Petitioner has failed to demonstrate how he was prejudiced by the jury's brief viewing of the contents of the bag, let alone how its admission "removed a reasonable doubt that would have existed . . . without it". In fact, the victim's testimony reveals that she had the opportunity to observe petitioner very closely during the commission of the crime, and that she properly identified him to security officers immediately after the incident. In light of this testimony, the viewing of the contents of the bag cannot be said to have been a "crucial, critical, [and] highly significant" element in the case. Petitioner's claim on this ground is denied.
C. Admission of Identification Testimony
Petitioner claims that he was denied his due process right to a fair trial by the admission into evidence of the victim's in-court identification of petitioner.
As stated, shortly after the robbery and within a few blocks of the incident, Insanally was shown a photograph found in the duffle bag her assailant dropped. Insanally was able to identify the man in the photograph as petitioner. This scenario is akin to a "show-up", whereby a witness is shown a suspect "singly" for the purpose of identification. Stovall v. Denno, 388 U.S. 293, 302, 18 L. Ed. 2d 1199, 87 S. Ct. 1967 (1967). While the "show-up" procedure may be, by its very nature, suggestive, "a claimed violation of due process of law in the confrontation depends on the totality of the circumstances surrounding it." Id. A "show up", therefore, is not always constitutionally defective. Indeed, "show-ups" are often approved by reviewing courts in instances in which they occur shortly after the crime has occurred. See Russell v. United States, 133 U.S. App. D.C. 77, 408 F.2d 1280, 1284 (D.C. Cir.), cert. denied, 395 U.S. 928, 23 L. Ed. 2d 245, 89 S. Ct. 1786 (1969). In such cases, the procedure permits the witness to make an identification as soon as is practicable, thus ensuring against possible mistaken identifications based upon faded and faulty memory. Id.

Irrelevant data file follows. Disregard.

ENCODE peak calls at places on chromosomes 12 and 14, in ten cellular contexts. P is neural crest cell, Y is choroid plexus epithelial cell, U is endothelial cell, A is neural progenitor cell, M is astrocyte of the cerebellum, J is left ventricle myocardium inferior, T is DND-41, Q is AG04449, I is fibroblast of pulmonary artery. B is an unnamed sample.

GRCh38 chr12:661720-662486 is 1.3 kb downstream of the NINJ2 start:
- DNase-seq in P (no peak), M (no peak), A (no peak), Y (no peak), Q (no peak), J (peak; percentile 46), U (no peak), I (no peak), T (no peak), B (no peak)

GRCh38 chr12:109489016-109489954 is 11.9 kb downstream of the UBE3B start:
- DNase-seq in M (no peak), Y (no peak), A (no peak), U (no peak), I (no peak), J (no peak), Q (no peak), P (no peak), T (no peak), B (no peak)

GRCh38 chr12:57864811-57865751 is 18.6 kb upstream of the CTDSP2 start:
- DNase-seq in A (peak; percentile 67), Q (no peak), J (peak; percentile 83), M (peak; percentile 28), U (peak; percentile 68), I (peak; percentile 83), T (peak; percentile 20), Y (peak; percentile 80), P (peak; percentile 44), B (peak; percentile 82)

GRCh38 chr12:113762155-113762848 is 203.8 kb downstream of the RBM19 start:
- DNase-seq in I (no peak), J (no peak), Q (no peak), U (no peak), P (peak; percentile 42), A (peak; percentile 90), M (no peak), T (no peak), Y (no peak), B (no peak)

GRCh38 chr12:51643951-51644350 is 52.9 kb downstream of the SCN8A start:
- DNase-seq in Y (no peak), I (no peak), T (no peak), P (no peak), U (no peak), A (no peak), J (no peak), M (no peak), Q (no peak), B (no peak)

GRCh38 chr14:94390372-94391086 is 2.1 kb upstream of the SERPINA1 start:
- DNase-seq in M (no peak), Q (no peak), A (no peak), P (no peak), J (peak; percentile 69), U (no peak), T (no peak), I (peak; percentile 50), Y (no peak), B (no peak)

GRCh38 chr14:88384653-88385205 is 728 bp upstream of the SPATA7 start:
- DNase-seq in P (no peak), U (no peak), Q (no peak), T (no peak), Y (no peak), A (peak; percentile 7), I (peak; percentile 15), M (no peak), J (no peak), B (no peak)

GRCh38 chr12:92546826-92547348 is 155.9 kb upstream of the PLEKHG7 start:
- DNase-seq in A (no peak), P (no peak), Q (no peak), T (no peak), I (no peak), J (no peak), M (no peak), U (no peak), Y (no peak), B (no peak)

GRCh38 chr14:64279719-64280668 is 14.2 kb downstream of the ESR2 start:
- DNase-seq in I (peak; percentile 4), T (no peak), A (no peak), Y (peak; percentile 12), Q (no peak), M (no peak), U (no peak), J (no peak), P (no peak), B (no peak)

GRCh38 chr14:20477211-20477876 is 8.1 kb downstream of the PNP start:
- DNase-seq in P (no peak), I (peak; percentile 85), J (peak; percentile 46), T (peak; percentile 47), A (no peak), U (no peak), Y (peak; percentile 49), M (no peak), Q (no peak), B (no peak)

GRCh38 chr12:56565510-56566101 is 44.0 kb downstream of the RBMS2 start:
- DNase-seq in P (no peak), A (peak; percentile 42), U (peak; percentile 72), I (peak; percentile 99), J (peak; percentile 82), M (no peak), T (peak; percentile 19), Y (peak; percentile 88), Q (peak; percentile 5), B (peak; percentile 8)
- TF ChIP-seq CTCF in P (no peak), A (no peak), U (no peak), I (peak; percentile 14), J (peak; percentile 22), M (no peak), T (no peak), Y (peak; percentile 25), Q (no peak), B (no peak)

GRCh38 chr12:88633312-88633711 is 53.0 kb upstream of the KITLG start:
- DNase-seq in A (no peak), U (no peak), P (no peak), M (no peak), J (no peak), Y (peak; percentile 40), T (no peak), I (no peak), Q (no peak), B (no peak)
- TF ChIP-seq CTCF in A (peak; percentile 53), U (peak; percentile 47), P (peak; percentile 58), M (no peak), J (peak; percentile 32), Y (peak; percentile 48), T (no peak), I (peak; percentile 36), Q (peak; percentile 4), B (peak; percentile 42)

In this case, Insanally's viewing of the photograph of petitioner occurred shortly after the robbery and within a few blocks of the incident. Thus, her image of her assailant was still fresh in her mind. Such a prompt viewing will "'if anything promote fairness by assuring reliability.'" Russell, 408 F.2d at 1284 (citing Wise v. United States, 127 U.S. App. D.C. 279, 383 F.2d 206, 209 (D.C. Cir. 1967), cert. denied, 390 U.S. 964, 19 L. Ed. 2d 1164, 88 S. Ct. 1069 (1968)). Moreover, the record in this case does not reveal anything unusually suggestive about the viewing. Accordingly, the Court concludes that the viewing did not violate petitioner's due process rights.
This conclusion does not rest on a finding that Insanally's identification was in fact reliable. Because the Court has found that the viewing was not suggestive, the Court need not reach this question. However, the Court notes that even if the viewing were suggestive, the in-court identification would have been permissible.